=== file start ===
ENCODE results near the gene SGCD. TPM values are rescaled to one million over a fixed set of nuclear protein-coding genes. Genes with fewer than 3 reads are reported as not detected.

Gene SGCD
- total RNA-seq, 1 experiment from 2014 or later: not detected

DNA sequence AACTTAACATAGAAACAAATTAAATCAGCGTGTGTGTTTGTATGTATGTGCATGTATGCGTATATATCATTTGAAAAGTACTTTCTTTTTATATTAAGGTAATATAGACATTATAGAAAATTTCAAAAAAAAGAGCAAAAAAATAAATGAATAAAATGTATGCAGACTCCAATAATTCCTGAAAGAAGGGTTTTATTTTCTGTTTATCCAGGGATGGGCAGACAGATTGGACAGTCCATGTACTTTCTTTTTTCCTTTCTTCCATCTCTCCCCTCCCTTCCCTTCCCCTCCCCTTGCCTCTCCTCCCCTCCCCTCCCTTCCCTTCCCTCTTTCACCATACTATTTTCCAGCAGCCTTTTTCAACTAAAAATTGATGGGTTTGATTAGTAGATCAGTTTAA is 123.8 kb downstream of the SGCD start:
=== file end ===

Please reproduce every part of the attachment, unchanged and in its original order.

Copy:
ENCODE results near the gene SGCD. TPM values are rescaled to one million over a fixed set of nuclear protein-coding genes. Genes with fewer than 3 reads are reported as not detected.

Gene SGCD
- total RNA-seq, 1 experiment from 2014 or later: not detected

DNA sequence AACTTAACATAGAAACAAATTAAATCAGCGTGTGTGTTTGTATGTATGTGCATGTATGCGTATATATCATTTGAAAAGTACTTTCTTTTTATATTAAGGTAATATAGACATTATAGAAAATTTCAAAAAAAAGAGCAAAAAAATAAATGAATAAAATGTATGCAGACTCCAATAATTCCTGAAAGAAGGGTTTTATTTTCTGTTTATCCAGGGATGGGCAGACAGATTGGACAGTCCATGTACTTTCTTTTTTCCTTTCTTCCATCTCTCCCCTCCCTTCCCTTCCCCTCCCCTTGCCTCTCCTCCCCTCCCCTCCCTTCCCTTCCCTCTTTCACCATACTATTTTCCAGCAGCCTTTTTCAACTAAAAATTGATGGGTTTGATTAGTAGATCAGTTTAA is 123.8 kb downstream of the SGCD start: